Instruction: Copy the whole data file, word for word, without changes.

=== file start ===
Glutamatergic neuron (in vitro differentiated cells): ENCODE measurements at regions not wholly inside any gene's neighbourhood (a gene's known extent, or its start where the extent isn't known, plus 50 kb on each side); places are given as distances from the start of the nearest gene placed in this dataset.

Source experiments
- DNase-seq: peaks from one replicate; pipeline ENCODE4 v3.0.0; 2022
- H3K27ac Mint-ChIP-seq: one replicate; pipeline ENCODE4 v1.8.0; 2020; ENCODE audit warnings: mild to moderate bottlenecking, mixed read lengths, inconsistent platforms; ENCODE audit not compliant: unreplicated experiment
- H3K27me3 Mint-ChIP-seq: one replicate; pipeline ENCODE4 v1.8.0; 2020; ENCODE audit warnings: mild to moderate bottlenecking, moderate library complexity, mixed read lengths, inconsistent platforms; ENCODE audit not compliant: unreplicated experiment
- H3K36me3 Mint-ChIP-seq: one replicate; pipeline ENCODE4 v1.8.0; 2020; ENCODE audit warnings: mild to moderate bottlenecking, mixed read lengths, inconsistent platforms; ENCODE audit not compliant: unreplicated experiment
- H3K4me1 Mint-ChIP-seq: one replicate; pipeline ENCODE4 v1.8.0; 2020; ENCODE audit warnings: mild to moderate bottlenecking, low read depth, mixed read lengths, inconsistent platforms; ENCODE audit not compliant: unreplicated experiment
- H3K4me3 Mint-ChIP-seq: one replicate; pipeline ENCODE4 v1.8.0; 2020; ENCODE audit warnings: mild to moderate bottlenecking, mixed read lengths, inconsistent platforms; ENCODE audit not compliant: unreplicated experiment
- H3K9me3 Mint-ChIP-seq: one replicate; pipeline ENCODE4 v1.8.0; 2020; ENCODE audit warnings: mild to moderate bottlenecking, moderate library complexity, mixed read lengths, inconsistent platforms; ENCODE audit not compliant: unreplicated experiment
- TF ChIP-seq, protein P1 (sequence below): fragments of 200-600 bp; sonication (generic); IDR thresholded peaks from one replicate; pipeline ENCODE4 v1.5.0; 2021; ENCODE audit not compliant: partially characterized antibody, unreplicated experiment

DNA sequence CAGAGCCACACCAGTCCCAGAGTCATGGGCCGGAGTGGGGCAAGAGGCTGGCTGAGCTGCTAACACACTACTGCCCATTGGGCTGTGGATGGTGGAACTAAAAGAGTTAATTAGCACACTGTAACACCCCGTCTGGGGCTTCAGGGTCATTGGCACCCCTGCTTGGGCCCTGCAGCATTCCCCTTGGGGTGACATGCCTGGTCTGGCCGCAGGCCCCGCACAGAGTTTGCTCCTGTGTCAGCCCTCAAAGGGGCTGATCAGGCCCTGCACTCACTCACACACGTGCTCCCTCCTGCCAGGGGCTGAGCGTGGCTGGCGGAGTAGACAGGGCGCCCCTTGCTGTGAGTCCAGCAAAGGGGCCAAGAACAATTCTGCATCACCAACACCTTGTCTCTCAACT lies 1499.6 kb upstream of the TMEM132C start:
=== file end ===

Glutamatergic neuron (in vitro differentiated cells): ENCODE measurements at regions not wholly inside any gene's neighbourhood (a gene's known extent, or its start where the extent isn't known, plus 50 kb on each side); places are given as distances from the start of the nearest gene placed in this dataset.

Source experiments
- DNase-seq: peaks from one replicate; pipeline ENCODE4 v3.0.0; 2022
- H3K27ac Mint-ChIP-seq: one replicate; pipeline ENCODE4 v1.8.0; 2020; ENCODE audit warnings: mild to moderate bottlenecking, mixed read lengths, inconsistent platforms; ENCODE audit not compliant: unreplicated experiment
- H3K27me3 Mint-ChIP-seq: one replicate; pipeline ENCODE4 v1.8.0; 2020; ENCODE audit warnings: mild to moderate bottlenecking, moderate library complexity, mixed read lengths, inconsistent platforms; ENCODE audit not compliant: unreplicated experiment
- H3K36me3 Mint-ChIP-seq: one replicate; pipeline ENCODE4 v1.8.0; 2020; ENCODE audit warnings: mild to moderate bottlenecking, mixed read lengths, inconsistent platforms; ENCODE audit not compliant: unreplicated experiment
- H3K4me1 Mint-ChIP-seq: one replicate; pipeline ENCODE4 v1.8.0; 2020; ENCODE audit warnings: mild to moderate bottlenecking, low read depth, mixed read lengths, inconsistent platforms; ENCODE audit not compliant: unreplicated experiment
- H3K4me3 Mint-ChIP-seq: one replicate; pipeline ENCODE4 v1.8.0; 2020; ENCODE audit warnings: mild to moderate bottlenecking, mixed read lengths, inconsistent platforms; ENCODE audit not compliant: unreplicated experiment
- H3K9me3 Mint-ChIP-seq: one replicate; pipeline ENCODE4 v1.8.0; 2020; ENCODE audit warnings: mild to moderate bottlenecking, moderate library complexity, mixed read lengths, inconsistent platforms; ENCODE audit not compliant: unreplicated experiment
- TF ChIP-seq, protein P1 (sequence below): fragments of 200-600 bp; sonication (generic); IDR thresholded peaks from one replicate; pipeline ENCODE4 v1.5.0; 2021; ENCODE audit not compliant: partially characterized antibody, unreplicated experiment

DNA sequence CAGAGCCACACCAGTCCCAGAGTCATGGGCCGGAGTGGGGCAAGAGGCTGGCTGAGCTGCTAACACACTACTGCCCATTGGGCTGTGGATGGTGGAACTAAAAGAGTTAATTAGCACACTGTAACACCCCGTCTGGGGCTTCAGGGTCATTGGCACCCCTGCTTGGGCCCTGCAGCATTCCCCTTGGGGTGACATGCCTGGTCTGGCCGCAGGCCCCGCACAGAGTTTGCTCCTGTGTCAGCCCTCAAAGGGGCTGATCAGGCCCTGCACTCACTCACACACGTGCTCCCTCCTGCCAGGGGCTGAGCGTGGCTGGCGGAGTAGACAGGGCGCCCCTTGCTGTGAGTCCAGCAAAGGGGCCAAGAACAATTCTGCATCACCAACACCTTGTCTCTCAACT lies 1499.6 kb upstream of the TMEM132C start: